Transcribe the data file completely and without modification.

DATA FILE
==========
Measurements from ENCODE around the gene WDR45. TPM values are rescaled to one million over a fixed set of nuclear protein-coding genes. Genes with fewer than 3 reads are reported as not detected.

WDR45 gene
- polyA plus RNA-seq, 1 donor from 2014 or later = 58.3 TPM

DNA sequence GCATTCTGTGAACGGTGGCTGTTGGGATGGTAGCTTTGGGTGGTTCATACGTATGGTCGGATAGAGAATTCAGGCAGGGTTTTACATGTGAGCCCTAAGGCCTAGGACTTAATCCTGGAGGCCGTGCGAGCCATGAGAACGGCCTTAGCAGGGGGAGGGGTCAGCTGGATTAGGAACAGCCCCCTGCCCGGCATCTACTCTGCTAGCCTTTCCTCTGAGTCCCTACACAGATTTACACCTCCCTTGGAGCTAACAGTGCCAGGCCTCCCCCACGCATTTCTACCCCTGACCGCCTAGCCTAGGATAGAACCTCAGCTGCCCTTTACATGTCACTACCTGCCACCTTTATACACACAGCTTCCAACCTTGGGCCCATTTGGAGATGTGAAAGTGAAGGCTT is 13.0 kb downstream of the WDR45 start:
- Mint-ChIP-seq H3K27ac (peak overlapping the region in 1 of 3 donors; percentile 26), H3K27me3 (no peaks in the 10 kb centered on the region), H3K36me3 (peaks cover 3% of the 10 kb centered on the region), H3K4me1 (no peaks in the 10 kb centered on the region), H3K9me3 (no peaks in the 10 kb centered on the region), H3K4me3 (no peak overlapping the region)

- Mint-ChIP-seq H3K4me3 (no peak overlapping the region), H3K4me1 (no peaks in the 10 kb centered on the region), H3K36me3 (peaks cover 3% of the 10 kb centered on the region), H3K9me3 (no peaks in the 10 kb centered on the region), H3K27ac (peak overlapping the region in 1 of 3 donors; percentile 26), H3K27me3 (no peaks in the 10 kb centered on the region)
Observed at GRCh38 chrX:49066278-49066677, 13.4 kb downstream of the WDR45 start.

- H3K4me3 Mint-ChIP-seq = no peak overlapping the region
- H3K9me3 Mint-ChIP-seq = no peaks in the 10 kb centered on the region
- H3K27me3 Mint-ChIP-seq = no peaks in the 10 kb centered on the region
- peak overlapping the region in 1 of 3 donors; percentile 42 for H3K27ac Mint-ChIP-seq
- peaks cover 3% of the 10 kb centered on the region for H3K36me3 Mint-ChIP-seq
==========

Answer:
Measurements from ENCODE around the gene WDR45. TPM values are rescaled to one million over a fixed set of nuclear protein-coding genes. Genes with fewer than 3 reads are reported as not detected.

WDR45 gene
- polyA plus RNA-seq, 1 donor from 2014 or later = 58.3 TPM

DNA sequence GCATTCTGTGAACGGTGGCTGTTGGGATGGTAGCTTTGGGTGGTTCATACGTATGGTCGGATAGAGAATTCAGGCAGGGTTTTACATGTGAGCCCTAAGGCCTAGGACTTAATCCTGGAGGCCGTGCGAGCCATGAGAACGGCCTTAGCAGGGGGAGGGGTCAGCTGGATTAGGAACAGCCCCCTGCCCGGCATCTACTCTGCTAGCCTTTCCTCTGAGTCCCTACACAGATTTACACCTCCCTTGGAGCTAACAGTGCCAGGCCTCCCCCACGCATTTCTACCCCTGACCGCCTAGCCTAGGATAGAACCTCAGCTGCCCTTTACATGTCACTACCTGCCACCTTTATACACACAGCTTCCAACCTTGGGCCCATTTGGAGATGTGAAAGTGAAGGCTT is 13.0 kb downstream of the WDR45 start:
- Mint-ChIP-seq H3K27ac (peak overlapping the region in 1 of 3 donors; percentile 26), H3K27me3 (no peaks in the 10 kb centered on the region), H3K36me3 (peaks cover 3% of the 10 kb centered on the region), H3K4me1 (no peaks in the 10 kb centered on the region), H3K9me3 (no peaks in the 10 kb centered on the region), H3K4me3 (no peak overlapping the region)

- Mint-ChIP-seq H3K4me3 (no peak overlapping the region), H3K4me1 (no peaks in the 10 kb centered on the region), H3K36me3 (peaks cover 3% of the 10 kb centered on the region), H3K9me3 (no peaks in the 10 kb centered on the region), H3K27ac (peak overlapping the region in 1 of 3 donors; percentile 26), H3K27me3 (no peaks in the 10 kb centered on the region)
Observed at GRCh38 chrX:49066278-49066677, 13.4 kb downstream of the WDR45 start.

- H3K4me3 Mint-ChIP-seq = no peak overlapping the region
- H3K9me3 Mint-ChIP-seq = no peaks in the 10 kb centered on the region
- H3K27me3 Mint-ChIP-seq = no peaks in the 10 kb centered on the region
- peak overlapping the region in 1 of 3 donors; percentile 42 for H3K27ac Mint-ChIP-seq
- peaks cover 3% of the 10 kb centered on the region for H3K36me3 Mint-ChIP-seq